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N2686D accident description

New Mexico map... New Mexico list
Crash location Unknown
Nearest city Raton, NM
36.903358°N, 104.439153°W
Tail number N2686D
Accident date 24 Aug 2001
Aircraft type North American SNJ-5
Additional details: None

NTSB Factual Report


On August 24, 2001, approximately 1930 mountain daylight time, a North American SNJ-5, N2686D, registered to and operated by SNJ Aviation Adventures LLC, was destroyed when it impacted terrain while in an uncontrolled descent 1/2-mile north of the Raton Municipal Airport, Raton, New Mexico. The airline transport certificated pilot and one passenger were fatally injured. Visual meteorological conditions prevailed, and no flight plan had been filed for the personal flight being conducted under Title 14 CFR (Code of Federal Regulations) Part 91. The flight originated at Raton approximately 1925.

On the morning of the accident, the airplane's mechanic flew with the pilot to Raton. He said that as the airplane was taking off from Coronado Airport in Albuquerque, New Mexico, he could hear the engine detonating.

There were no less than 12 witnesses to the accident, 7 of whom submitted written statements, including the accident pilot's wife (who flew a similar airplane in aerobatic routines with her husband), another T-6 pilot, a retired United Air Lines captain, and a YAK-52 pilot.

According to the T-6 pilot, he was in his airplane on the ramp. As he watched the SNJ-5 "descending to gain airspeed for [an] entry into a loop," he saw "blackish dark colored smoke coming from the exhaust area of the cowling." The airplane was then "climbing vertically. As [the airplane] approached the top of the loop, [the pilot] said, 'My engine just quit.'" The witness said the pilot turned the airplane "left and down toward the ground and gained enough airspeed to pull out at the bottom." He saw "only light residual smoke" coming from the airplane and he asked the pilot, "Are you okay," and the pilot replied, "I think so." He then looked away and did not see the impact.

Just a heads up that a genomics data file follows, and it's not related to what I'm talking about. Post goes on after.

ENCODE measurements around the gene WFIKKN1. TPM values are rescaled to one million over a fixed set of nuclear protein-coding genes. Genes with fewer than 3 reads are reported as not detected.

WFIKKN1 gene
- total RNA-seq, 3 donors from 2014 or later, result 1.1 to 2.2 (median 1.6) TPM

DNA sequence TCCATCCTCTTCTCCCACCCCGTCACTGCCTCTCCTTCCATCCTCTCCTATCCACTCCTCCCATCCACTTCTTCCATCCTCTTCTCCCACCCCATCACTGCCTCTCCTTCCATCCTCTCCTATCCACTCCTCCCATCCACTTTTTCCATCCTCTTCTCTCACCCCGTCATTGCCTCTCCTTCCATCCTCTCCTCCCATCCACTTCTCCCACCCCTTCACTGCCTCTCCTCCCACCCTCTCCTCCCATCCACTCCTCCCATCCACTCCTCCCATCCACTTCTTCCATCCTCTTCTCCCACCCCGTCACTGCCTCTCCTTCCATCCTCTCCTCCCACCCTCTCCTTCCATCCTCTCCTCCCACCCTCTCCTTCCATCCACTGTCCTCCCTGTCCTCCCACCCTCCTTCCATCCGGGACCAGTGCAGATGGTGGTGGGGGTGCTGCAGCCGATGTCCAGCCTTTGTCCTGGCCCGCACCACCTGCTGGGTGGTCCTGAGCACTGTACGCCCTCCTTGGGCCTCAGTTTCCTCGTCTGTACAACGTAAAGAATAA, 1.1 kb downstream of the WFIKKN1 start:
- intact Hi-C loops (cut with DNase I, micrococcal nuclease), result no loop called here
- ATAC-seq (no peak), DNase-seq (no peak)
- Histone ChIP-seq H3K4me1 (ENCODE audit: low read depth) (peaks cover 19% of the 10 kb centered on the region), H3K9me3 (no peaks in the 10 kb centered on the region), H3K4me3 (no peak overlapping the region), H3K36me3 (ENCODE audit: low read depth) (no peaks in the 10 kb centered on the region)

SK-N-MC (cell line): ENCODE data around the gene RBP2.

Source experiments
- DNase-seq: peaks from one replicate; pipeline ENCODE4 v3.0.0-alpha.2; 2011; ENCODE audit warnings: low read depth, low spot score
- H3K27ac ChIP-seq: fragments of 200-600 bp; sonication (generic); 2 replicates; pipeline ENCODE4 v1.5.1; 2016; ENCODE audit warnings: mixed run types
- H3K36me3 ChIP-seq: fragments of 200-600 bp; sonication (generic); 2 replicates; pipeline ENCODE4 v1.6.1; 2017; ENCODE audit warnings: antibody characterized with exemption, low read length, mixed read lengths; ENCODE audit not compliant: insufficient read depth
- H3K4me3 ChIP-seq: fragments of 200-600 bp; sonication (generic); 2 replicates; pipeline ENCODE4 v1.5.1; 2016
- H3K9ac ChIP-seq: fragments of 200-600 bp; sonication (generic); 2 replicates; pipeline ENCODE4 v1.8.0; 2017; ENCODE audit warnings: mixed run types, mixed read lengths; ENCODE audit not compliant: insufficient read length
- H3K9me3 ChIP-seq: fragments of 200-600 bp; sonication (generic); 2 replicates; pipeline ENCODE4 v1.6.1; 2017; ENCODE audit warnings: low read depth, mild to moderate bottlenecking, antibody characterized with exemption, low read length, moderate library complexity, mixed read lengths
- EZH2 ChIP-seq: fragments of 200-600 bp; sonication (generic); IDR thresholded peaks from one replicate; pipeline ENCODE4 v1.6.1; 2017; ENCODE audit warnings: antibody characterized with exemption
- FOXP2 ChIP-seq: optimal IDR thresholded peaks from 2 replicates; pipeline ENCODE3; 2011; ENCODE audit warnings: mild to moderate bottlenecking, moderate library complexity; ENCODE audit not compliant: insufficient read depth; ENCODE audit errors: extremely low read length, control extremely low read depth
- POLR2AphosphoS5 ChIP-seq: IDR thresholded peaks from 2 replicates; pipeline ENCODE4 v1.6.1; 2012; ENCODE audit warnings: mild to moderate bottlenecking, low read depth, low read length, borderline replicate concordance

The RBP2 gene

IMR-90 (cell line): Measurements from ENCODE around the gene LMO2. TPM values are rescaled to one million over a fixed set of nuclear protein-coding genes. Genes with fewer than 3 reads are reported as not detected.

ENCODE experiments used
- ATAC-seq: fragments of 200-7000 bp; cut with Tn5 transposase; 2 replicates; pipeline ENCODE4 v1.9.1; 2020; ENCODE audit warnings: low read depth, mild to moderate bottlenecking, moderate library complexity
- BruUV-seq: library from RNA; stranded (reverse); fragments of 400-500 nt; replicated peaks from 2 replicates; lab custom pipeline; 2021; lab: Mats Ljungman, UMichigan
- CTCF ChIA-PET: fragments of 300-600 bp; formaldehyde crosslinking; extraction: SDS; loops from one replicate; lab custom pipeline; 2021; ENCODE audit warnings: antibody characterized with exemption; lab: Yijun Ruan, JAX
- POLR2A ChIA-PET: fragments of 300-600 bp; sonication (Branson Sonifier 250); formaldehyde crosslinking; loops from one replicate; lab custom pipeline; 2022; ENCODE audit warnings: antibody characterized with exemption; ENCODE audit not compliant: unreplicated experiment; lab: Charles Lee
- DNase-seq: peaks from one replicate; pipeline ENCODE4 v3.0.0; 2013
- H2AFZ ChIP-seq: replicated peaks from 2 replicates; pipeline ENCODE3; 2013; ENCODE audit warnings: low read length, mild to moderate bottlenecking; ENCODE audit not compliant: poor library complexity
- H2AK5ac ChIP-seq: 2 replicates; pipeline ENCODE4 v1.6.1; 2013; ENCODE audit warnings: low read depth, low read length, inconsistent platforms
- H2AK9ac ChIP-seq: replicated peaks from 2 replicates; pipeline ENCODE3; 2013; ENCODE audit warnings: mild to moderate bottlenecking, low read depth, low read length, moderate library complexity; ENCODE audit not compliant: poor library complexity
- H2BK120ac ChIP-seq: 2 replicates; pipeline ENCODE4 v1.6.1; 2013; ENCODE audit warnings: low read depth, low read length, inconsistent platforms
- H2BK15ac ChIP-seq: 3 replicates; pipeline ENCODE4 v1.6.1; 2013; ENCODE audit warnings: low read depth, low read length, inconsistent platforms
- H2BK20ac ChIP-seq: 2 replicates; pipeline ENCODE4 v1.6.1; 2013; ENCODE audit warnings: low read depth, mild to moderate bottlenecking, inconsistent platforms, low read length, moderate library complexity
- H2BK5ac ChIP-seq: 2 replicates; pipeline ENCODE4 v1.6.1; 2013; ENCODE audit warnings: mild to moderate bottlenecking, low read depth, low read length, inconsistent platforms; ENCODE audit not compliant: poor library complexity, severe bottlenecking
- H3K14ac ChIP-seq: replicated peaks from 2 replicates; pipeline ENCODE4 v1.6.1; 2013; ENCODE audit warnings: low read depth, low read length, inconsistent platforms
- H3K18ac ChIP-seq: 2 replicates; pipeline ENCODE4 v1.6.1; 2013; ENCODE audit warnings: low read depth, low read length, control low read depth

According to the pilot's wife, she watched her husband make a pass over the runway and said the engine sounded "good." When she saw the airplane again, it was dropping behind a hill, "left wing down."

A retired United Air Lines captain and his wife were standing in front of the terminal building about a mile from the accident site. He said he had seen the pilot and his wife perform at another air show and was impressed with their conservative routine. At the time of the accident, it was dusk and depth perception was "in question for maneuvers close to the ground." The pilot performed "a loop with a very slow with a mushing pull-up at the backside and bottom." Next, he did a "hammerhead" turn that alarmed him because the recovery, with a "mushing pull-up at the bottom," was initiated "far too low." As the pilot pulled up from this maneuver, the witness's attention was diverted but he heard the pilot's wife say, "What is he doing? He knows better than that." He looked back and saw the airplane flying north "with a very jerky rocking motion of the wings of maybe 10 to 30 degrees." The airplane made a left turn, "nosed over [and] went straight down, wings level." He said the nose started to come up again but then went straight down again. He surmised it was an attempt to recover from a stall that resulted in a secondary stall.

When the YAK-52 pilot saw the SNJ-5, it was "at the top of a maneuver... The pilot started what appeared to be a 45-degree down line to a loop or Cuban 8. At the bottom of the maneuver, I thought I saw a trail of smoke (fuel or oil). The engine did not sound like it was producing full power (SNJ props make a crackle at that speed). As the aircraft climbed to vertical, it was too slow to continue. It appeared to tail slide until the pilot could get enough airspeed to recover. At that point the aircraft was very close to the ground and I think it stalled and snapped into the ground."